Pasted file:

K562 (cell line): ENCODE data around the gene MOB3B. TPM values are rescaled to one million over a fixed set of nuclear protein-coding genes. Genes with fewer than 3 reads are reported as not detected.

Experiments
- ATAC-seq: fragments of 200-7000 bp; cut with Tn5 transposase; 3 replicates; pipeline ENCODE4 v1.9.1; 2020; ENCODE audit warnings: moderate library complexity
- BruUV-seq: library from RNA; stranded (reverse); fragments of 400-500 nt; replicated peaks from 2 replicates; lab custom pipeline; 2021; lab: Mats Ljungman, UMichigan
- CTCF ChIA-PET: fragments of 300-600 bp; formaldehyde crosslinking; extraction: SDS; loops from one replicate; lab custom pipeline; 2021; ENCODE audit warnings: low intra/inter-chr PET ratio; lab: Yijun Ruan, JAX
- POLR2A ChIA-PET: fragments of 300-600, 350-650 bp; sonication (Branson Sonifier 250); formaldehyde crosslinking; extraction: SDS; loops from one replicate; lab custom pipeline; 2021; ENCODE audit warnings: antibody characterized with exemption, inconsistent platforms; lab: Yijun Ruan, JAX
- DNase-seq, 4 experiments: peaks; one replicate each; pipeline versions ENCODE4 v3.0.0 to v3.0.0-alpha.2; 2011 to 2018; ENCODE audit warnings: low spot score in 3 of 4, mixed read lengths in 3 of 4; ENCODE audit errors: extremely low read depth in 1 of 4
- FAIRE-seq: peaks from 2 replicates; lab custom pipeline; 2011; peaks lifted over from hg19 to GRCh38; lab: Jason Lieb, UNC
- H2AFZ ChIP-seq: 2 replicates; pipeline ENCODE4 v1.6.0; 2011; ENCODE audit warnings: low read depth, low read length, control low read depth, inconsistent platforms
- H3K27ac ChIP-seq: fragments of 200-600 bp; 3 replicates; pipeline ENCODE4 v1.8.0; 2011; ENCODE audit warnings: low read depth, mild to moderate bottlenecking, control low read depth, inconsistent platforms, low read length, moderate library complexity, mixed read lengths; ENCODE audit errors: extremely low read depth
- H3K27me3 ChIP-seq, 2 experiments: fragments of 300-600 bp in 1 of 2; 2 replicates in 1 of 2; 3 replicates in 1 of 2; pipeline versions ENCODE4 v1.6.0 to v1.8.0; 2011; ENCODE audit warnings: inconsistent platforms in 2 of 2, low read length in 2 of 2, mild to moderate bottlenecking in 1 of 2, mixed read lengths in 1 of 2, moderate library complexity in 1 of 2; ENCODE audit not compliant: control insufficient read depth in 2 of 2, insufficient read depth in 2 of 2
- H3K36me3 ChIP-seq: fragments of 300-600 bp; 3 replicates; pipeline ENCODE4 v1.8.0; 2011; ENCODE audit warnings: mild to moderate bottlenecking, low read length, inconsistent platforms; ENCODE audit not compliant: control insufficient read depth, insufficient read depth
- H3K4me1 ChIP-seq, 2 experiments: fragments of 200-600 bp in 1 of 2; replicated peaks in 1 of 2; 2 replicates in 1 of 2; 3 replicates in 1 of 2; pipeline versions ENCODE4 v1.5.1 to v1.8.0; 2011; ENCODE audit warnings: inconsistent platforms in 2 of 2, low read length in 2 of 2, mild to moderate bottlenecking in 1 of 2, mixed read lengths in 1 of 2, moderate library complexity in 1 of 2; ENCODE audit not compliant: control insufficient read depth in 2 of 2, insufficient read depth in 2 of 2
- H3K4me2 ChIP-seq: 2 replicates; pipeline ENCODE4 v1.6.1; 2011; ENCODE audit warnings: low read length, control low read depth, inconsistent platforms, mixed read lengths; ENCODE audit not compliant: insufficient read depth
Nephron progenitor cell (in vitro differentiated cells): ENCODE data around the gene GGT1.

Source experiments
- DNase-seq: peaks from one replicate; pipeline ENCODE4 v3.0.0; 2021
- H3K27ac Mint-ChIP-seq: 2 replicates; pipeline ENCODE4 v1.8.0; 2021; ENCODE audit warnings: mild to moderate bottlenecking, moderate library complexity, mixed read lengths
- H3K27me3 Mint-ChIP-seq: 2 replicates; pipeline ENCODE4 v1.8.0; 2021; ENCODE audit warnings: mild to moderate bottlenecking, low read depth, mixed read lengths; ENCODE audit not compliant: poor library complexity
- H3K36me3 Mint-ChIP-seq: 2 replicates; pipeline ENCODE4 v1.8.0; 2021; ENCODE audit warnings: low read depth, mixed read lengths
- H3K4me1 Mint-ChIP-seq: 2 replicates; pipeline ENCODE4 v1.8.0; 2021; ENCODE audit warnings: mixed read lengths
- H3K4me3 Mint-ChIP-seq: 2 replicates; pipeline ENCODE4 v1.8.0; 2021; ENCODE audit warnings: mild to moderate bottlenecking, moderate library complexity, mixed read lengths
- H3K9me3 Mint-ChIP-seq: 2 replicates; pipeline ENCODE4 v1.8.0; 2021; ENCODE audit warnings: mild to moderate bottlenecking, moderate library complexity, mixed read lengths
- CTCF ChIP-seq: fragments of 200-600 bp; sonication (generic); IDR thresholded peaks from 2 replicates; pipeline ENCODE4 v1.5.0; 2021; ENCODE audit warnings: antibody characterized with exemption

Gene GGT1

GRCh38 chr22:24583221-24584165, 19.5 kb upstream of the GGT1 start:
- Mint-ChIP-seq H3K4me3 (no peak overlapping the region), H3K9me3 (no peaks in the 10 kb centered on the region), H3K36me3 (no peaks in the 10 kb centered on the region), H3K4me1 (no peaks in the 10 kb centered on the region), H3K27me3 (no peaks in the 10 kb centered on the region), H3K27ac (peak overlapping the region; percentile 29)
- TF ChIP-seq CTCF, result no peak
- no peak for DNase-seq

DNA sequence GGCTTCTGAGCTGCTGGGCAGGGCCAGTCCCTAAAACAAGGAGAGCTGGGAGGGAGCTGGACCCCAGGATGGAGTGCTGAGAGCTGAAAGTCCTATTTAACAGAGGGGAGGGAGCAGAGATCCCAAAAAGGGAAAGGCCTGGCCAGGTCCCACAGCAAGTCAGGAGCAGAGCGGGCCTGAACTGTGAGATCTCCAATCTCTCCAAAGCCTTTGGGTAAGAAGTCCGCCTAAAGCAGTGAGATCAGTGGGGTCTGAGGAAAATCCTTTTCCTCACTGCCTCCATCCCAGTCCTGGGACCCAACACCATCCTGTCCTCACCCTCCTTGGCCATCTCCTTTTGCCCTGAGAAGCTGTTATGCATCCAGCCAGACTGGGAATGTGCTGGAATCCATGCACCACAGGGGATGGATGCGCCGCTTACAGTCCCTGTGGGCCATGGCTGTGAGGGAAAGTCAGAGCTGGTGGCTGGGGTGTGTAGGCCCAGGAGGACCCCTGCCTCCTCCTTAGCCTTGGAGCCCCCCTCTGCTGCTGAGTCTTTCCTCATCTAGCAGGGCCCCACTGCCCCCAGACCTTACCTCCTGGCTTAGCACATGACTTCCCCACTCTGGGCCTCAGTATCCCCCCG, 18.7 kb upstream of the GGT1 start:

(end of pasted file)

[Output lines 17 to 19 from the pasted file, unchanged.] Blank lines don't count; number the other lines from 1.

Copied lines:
- DNase-seq: peaks from one replicate; pipeline ENCODE4 v3.0.0; 2021
- H3K27ac Mint-ChIP-seq: 2 replicates; pipeline ENCODE4 v1.8.0; 2021; ENCODE audit warnings: mild to moderate bottlenecking, moderate library complexity, mixed read lengths
- H3K27me3 Mint-ChIP-seq: 2 replicates; pipeline ENCODE4 v1.8.0; 2021; ENCODE audit warnings: mild to moderate bottlenecking, low read depth, mixed read lengths; ENCODE audit not compliant: poor library complexity